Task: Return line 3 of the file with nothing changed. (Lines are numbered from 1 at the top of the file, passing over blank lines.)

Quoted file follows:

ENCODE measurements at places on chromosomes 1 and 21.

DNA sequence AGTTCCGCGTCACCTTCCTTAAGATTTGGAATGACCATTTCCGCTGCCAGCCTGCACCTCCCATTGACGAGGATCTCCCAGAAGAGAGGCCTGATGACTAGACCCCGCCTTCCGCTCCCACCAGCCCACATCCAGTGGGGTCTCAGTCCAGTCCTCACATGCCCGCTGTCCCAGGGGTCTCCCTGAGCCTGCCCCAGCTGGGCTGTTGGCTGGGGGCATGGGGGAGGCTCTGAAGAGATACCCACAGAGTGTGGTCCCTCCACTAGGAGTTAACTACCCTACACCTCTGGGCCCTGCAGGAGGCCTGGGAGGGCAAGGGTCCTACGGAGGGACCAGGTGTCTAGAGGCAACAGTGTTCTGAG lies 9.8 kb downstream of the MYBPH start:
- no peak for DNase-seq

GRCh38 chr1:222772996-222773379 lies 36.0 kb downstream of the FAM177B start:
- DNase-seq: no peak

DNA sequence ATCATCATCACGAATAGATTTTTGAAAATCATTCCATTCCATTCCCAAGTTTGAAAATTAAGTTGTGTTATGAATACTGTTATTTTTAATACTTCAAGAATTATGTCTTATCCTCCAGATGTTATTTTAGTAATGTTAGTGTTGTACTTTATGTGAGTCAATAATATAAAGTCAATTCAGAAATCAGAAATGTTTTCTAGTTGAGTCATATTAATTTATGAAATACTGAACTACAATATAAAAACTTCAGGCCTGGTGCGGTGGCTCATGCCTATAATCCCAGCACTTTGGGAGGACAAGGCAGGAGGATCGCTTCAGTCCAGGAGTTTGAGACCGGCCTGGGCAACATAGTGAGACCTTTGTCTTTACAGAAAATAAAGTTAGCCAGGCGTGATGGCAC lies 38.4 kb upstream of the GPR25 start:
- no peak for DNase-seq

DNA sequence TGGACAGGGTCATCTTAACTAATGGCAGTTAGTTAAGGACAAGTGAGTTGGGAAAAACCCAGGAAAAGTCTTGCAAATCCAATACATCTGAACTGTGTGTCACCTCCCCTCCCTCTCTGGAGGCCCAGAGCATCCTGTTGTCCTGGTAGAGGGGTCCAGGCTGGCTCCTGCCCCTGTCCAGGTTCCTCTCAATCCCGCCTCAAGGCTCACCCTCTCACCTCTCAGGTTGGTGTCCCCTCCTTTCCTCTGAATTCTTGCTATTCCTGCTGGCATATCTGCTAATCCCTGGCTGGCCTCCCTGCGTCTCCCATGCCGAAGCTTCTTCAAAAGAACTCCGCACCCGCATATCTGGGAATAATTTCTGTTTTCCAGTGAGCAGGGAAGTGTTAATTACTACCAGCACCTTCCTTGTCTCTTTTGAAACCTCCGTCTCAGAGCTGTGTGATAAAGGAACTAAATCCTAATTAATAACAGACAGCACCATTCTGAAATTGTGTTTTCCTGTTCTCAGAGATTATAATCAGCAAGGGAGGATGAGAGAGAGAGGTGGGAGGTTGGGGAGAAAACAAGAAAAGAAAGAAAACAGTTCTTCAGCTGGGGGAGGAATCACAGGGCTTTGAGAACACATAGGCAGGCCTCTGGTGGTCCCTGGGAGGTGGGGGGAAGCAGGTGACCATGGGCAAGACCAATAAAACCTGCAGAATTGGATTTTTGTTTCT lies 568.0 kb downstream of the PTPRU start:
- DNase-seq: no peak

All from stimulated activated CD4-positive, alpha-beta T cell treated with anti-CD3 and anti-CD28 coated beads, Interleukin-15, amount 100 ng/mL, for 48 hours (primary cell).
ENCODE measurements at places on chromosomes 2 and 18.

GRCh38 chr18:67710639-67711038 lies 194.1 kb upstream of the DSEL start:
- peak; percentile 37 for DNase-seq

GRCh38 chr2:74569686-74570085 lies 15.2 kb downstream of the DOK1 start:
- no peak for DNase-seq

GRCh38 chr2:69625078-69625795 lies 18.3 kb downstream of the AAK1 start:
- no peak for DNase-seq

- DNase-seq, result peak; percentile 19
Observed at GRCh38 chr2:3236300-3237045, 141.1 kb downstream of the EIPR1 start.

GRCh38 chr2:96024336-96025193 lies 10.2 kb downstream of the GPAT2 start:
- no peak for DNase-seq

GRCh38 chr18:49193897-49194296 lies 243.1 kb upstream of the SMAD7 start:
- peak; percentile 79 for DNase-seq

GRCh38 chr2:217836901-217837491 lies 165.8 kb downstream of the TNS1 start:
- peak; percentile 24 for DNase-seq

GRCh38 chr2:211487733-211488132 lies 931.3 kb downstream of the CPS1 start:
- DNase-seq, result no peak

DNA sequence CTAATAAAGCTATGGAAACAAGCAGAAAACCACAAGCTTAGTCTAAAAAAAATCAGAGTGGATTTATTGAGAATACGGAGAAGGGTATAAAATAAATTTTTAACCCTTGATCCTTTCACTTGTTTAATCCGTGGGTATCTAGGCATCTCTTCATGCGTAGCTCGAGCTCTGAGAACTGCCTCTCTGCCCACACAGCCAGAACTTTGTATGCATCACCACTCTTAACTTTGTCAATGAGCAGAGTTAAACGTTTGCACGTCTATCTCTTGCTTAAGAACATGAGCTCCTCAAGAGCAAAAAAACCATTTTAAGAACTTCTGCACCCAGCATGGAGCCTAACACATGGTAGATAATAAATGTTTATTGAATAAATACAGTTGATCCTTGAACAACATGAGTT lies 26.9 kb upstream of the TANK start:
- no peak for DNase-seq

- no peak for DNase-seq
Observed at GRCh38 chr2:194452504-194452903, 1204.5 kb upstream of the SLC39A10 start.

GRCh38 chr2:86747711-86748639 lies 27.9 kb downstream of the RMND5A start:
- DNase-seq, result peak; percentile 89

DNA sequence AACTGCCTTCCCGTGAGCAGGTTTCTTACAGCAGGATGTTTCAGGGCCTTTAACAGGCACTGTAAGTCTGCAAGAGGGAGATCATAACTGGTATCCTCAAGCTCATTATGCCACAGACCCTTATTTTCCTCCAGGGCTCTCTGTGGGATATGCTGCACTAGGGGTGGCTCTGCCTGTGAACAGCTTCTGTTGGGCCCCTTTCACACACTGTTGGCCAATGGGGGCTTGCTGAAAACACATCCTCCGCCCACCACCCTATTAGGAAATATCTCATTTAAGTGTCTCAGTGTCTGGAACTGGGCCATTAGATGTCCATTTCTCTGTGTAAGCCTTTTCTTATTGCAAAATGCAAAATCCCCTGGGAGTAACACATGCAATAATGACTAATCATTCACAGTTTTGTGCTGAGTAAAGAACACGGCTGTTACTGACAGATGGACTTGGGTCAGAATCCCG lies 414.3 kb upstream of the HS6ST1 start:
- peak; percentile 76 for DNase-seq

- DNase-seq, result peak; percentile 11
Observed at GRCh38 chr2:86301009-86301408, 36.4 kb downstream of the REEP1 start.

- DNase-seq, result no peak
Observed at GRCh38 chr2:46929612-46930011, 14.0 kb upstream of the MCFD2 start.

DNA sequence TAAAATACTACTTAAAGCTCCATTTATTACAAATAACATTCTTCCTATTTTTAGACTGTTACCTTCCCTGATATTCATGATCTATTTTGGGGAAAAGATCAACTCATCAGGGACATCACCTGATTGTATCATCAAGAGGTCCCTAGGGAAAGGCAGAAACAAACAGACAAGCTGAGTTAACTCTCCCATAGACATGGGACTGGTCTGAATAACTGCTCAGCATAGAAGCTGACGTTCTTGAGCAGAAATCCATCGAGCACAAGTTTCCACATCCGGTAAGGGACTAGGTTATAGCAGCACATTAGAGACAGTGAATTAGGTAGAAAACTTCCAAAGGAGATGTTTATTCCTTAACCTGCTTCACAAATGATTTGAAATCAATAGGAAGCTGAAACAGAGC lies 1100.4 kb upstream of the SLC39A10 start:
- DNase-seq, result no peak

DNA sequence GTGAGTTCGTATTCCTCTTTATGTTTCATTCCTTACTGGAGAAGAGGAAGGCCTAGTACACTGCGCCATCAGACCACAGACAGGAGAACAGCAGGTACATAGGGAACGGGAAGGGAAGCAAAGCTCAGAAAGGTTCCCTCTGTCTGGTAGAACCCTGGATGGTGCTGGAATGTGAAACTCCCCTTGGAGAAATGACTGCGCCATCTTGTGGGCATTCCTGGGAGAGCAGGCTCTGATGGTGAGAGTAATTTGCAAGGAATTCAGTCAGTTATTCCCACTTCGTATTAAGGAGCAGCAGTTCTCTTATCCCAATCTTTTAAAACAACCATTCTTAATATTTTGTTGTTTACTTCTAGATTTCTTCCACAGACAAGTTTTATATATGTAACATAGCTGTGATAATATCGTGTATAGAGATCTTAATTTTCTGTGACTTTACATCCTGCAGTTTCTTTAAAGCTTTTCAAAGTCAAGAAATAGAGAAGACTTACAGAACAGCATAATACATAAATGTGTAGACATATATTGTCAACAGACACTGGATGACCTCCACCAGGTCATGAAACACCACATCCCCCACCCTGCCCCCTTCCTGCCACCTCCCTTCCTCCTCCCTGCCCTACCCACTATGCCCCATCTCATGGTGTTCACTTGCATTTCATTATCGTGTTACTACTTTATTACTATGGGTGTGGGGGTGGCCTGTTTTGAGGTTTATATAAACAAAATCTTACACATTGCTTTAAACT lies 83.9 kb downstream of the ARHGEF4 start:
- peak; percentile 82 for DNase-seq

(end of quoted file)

- no peak for DNase-seq